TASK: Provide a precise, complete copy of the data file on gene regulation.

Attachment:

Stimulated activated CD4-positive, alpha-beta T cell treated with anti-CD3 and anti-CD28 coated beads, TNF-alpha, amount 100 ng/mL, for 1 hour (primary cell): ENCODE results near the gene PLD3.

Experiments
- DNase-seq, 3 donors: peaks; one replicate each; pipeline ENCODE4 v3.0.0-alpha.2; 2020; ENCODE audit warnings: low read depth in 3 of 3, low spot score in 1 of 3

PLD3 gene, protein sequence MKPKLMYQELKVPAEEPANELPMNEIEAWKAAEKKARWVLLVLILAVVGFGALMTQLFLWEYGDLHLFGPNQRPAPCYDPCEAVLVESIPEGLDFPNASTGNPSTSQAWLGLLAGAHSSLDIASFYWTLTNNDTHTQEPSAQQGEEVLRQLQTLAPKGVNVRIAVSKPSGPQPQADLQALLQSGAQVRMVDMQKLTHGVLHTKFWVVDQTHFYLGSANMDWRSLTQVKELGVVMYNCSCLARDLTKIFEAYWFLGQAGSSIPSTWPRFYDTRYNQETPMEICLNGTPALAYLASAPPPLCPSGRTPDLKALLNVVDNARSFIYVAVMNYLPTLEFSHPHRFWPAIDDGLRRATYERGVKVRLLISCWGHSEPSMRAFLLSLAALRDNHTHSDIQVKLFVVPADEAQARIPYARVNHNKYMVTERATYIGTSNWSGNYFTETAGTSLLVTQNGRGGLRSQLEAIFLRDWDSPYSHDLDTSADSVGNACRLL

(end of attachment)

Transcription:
Stimulated activated CD4-positive, alpha-beta T cell treated with anti-CD3 and anti-CD28 coated beads, TNF-alpha, amount 100 ng/mL, for 1 hour (primary cell): ENCODE results near the gene PLD3.

Experiments
- DNase-seq, 3 donors: peaks; one replicate each; pipeline ENCODE4 v3.0.0-alpha.2; 2020; ENCODE audit warnings: low read depth in 3 of 3, low spot score in 1 of 3

PLD3 gene, protein sequence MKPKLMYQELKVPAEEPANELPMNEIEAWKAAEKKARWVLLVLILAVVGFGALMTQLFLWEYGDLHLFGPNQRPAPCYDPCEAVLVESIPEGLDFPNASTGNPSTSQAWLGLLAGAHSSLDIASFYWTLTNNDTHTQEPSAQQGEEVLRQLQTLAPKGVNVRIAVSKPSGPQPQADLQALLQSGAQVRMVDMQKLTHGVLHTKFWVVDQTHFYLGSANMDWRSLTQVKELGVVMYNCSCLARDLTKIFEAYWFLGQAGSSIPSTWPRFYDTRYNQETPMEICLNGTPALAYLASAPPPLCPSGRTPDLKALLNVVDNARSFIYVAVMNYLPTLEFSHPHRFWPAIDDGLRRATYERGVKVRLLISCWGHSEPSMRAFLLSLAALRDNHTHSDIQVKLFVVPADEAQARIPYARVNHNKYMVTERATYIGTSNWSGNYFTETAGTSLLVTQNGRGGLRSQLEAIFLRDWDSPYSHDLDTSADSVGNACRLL